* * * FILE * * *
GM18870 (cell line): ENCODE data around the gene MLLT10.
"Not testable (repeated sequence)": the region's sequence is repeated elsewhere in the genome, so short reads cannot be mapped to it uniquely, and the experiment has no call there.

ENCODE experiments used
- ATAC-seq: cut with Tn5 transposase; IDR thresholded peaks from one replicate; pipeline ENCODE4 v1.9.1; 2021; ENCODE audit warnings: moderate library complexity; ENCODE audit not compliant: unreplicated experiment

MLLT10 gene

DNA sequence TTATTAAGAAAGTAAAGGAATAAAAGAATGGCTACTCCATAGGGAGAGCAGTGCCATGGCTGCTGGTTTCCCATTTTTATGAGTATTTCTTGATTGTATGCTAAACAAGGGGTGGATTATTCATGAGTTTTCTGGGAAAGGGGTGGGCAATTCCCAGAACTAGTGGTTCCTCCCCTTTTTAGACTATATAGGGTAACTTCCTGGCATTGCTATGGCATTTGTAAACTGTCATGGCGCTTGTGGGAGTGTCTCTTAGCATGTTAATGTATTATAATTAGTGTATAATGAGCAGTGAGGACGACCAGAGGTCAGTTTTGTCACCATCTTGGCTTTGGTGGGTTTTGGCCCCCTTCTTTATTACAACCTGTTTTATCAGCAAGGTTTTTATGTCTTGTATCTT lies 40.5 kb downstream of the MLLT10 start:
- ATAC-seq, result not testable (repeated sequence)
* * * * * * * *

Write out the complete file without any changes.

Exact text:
GM18870 (cell line): ENCODE data around the gene MLLT10.
"Not testable (repeated sequence)": the region's sequence is repeated elsewhere in the genome, so short reads cannot be mapped to it uniquely, and the experiment has no call there.

ENCODE experiments used
- ATAC-seq: cut with Tn5 transposase; IDR thresholded peaks from one replicate; pipeline ENCODE4 v1.9.1; 2021; ENCODE audit warnings: moderate library complexity; ENCODE audit not compliant: unreplicated experiment

MLLT10 gene

DNA sequence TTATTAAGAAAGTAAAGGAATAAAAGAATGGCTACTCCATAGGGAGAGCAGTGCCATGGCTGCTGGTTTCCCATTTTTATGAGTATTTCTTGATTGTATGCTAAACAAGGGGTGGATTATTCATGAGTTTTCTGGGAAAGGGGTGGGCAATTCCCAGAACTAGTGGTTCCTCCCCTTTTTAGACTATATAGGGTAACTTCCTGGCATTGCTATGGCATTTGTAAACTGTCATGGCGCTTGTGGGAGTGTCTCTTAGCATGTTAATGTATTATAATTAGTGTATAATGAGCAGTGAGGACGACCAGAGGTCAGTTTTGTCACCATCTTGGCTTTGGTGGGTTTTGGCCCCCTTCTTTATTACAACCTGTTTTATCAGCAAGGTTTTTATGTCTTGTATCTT lies 40.5 kb downstream of the MLLT10 start:
- ATAC-seq, result not testable (repeated sequence)